Kanye West was at a do-or-die crossroads in his career. He had been widely criticized, even hated, in the press in light of his recent behavior. Many fans questioned whether it was ethical to continue supporting his music. Even the president had weighed in on Kanye’s actions, turning the state of a rap career into a matter of national concern.
How did Kanye respond artistically? If the year is 2010, and the album is My Beautiful Dark Twisted Fantasy, then the result is what many consider to be West’s finest artistic achievement. West himself later referred to Dark Fantasy as “my long, backhanded apology” for the furor that erupted after he famously upstaged Taylor Swift at the 2009 MTV Video Music Awards, a controversy that — at the time anyway — seemed like it could permanently derail West’s career.
West had set out to win back the public’s affections by creating an album so dazzling that his talent couldn’t be denied. He holed up in Hawaii, booked three separate rooms at Honolulu’s Avex Recording Studio, and worked around the clock with a small army of collaborators to create the most cavernous, maximalist music of his life, spending a whopping $3 million in the process.
“I was like: ‘Let me show you guys what I can do, and please accept me back. You want to have me on your shelves,’” West told The New York Times in 2013. Fortunately for West, the gambit worked: My Beautiful Dark Twisted Fantasy was rapturously received, especially by music critics, the constituency with whom West has long had a stormy, deeply dysfunctional relationship.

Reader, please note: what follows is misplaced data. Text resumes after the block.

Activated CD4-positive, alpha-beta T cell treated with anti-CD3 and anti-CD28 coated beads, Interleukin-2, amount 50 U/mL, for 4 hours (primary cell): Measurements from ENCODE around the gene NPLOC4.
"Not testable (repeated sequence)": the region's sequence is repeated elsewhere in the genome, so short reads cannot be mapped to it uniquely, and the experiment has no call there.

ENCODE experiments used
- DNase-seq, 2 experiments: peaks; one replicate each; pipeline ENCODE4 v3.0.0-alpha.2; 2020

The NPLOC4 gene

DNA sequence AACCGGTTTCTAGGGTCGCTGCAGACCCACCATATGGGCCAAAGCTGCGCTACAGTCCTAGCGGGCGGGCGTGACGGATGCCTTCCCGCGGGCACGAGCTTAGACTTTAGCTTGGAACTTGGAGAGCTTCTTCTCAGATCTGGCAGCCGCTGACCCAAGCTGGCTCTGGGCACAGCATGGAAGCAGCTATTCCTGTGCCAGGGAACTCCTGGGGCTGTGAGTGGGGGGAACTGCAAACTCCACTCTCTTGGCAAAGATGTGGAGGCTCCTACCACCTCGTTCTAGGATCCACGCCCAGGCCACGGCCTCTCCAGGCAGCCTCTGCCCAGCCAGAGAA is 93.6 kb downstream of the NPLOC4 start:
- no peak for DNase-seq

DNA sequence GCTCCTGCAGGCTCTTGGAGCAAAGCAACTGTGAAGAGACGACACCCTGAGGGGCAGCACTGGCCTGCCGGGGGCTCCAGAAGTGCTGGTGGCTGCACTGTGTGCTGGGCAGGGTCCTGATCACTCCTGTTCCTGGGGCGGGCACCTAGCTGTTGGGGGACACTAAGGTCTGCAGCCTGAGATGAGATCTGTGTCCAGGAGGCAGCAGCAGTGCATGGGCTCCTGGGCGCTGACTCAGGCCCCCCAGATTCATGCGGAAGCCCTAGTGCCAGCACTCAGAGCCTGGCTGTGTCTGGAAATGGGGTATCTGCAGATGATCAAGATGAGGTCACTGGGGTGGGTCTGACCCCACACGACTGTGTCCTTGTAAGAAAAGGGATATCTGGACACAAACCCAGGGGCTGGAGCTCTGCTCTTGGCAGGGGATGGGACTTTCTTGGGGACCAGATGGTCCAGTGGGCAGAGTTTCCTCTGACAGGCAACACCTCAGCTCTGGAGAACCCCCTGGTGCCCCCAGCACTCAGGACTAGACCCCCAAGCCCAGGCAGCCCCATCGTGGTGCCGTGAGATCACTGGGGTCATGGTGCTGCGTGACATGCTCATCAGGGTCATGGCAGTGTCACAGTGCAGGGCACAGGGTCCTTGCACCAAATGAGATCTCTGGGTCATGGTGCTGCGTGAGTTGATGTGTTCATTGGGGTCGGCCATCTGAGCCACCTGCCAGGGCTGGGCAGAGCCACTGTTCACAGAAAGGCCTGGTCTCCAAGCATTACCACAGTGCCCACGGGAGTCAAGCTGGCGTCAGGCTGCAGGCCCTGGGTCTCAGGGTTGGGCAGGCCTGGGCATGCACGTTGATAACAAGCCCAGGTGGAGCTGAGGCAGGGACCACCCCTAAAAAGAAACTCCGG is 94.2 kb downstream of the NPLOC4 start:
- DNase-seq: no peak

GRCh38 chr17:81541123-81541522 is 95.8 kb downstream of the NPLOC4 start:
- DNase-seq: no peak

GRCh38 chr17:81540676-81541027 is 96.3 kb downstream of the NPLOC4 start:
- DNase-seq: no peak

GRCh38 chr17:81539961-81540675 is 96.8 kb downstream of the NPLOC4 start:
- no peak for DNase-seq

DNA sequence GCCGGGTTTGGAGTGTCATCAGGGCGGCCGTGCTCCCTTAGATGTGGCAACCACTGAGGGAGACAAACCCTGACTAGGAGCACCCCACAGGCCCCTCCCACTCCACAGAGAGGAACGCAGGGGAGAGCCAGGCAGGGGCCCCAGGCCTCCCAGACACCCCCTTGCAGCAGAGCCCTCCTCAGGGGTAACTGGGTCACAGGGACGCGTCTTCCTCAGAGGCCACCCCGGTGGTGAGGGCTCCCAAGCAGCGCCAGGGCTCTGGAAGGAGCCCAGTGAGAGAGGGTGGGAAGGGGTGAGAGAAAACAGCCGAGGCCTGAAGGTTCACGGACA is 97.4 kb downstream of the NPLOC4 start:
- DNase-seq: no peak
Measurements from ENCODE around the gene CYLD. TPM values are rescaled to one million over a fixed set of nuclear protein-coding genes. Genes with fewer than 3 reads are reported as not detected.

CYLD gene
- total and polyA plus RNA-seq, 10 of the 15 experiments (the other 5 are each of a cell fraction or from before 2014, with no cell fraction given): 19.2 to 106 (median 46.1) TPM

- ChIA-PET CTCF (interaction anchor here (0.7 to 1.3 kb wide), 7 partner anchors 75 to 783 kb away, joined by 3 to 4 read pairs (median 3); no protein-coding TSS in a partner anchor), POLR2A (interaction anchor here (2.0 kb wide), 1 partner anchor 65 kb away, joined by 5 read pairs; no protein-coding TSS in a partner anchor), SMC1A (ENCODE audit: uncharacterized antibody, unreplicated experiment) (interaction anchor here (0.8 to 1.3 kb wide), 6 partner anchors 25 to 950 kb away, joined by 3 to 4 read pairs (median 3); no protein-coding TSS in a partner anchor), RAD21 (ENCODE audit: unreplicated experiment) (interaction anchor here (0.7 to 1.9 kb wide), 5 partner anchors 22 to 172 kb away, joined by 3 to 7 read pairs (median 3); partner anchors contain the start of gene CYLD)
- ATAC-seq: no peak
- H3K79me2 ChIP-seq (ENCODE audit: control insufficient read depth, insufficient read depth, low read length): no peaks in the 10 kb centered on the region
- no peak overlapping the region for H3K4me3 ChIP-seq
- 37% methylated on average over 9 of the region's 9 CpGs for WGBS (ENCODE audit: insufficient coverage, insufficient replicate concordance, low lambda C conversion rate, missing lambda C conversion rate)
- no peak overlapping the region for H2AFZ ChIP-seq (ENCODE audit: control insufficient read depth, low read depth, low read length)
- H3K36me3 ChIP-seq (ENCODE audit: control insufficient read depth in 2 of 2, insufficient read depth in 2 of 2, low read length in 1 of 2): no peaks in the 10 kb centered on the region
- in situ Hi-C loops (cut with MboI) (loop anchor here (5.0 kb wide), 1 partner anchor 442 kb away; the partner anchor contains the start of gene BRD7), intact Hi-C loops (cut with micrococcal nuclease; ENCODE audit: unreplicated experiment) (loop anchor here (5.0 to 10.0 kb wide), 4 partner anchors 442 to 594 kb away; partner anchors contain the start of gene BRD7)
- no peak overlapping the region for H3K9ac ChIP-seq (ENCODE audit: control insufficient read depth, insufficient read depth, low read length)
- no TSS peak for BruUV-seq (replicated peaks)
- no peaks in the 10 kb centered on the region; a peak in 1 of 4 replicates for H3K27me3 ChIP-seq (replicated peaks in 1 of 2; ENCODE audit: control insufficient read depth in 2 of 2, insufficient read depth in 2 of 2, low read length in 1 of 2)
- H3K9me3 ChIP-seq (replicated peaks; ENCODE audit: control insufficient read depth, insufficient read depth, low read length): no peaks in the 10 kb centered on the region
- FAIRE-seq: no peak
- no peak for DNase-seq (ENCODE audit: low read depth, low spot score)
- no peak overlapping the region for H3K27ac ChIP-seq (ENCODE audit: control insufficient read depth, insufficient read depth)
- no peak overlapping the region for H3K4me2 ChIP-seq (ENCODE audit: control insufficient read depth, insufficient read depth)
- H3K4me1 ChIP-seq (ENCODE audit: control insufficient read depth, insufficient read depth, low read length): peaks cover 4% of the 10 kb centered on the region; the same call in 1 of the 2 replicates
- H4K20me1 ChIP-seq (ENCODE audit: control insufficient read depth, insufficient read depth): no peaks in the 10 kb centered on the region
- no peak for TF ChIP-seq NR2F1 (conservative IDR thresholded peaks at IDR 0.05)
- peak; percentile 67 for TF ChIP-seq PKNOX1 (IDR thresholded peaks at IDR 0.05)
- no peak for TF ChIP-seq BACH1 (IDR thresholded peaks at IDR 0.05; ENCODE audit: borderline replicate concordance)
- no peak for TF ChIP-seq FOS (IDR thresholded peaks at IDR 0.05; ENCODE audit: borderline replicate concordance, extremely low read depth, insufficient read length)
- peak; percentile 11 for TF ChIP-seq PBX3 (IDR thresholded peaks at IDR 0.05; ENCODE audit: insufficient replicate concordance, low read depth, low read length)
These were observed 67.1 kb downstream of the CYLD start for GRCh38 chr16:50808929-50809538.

Eight years later, West is at another crossroads. He admits as much in “Wouldn’t Leave,” a typically self-referential track from his new album Ye, in which he describes his wife, Kim Kardashian, fretting about how his recent MAGA makeover will impact the West family’s bottom line. If nothing else, “Wouldn’t Leave” suggests that Kanye is as self-aware now as he was when he was making Dark Fantasy. He knows what’s at stake in his career right now, and recognizes that the only way forward is to make music that will continue to justify all of the attention that’s been lavished on him for almost 15 years.
Only Ye is not a self-evident masterpiece. It’s not even a fascinating collection of near-misses and half-formed fragments, as 2016’s The Life Of Pablo was. It is thoroughly, utterly ordinary. At seven songs and 23 minutes, it’s his shortest album by far. (It’s about one-third as long as Dark Fantasy.) More important, it’s his smallest record, reiterating his established sonic signatures rather than innovating, all while dispensing some truly awful one-liners, even by Kanye’s lax lyrical standards.
Nothing on this album stands out as an essential song in West’s discography, or as a decisive break with what he’s done before. It doesn’t feel like a world unto itself, as every other Kanye record does. Even the relative highlights (I nominate “No Mistakes,” without much enthusiasm) sound like echoes of superior tracks from other records. And, again, it can’t be overstated how terrible the lyrics are. “All Mine” might have the highest number of groaners, with this head-slapper at the top of the list: “I love titties, ’cause they prove / I can focus on two things at once.” Now there’s a line only Donald Trump could love.
More than any other pop star of the early 21st century, Kanye West demands to be discussed in terms of his body of work. Fans talk about his albums the way cinephiles argue about Kubrick or Coen Brothers films — every record has its supporters who will ceaselessly stump for its overall “bestness,” though there’s general agreement that each album deserves to be taken seriously. Because every record is a chapter in a larger story that’s more interesting to ponder than the component parts. And no story in pop music for the past two decades has been more engrossing than West’s. But now that story has reached a crucial turning point.